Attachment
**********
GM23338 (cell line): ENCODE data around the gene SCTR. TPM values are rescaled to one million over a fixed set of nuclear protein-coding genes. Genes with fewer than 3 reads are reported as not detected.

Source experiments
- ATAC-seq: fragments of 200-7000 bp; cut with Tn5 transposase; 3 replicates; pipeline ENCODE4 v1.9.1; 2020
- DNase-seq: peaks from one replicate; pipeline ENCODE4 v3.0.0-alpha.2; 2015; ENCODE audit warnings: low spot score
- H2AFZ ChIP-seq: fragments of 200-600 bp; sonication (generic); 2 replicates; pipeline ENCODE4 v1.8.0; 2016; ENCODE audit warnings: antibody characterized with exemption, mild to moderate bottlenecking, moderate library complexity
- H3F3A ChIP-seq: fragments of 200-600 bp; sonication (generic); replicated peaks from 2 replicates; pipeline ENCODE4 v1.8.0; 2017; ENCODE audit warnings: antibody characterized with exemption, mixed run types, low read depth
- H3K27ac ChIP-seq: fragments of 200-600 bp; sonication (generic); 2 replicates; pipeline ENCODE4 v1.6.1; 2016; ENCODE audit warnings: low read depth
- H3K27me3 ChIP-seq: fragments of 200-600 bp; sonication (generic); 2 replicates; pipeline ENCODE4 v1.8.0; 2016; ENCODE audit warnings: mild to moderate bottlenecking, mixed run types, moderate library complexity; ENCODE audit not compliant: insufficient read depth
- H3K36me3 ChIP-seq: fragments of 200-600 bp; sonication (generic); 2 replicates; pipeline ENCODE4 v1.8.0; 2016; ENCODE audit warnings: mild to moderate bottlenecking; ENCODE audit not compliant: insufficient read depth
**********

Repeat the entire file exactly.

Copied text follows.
GM23338 (cell line): ENCODE data around the gene SCTR. TPM values are rescaled to one million over a fixed set of nuclear protein-coding genes. Genes with fewer than 3 reads are reported as not detected.

Source experiments
- ATAC-seq: fragments of 200-7000 bp; cut with Tn5 transposase; 3 replicates; pipeline ENCODE4 v1.9.1; 2020
- DNase-seq: peaks from one replicate; pipeline ENCODE4 v3.0.0-alpha.2; 2015; ENCODE audit warnings: low spot score
- H2AFZ ChIP-seq: fragments of 200-600 bp; sonication (generic); 2 replicates; pipeline ENCODE4 v1.8.0; 2016; ENCODE audit warnings: antibody characterized with exemption, mild to moderate bottlenecking, moderate library complexity
- H3F3A ChIP-seq: fragments of 200-600 bp; sonication (generic); replicated peaks from 2 replicates; pipeline ENCODE4 v1.8.0; 2017; ENCODE audit warnings: antibody characterized with exemption, mixed run types, low read depth
- H3K27ac ChIP-seq: fragments of 200-600 bp; sonication (generic); 2 replicates; pipeline ENCODE4 v1.6.1; 2016; ENCODE audit warnings: low read depth
- H3K27me3 ChIP-seq: fragments of 200-600 bp; sonication (generic); 2 replicates; pipeline ENCODE4 v1.8.0; 2016; ENCODE audit warnings: mild to moderate bottlenecking, mixed run types, moderate library complexity; ENCODE audit not compliant: insufficient read depth
- H3K36me3 ChIP-seq: fragments of 200-600 bp; sonication (generic); 2 replicates; pipeline ENCODE4 v1.8.0; 2016; ENCODE audit warnings: mild to moderate bottlenecking; ENCODE audit not compliant: insufficient read depth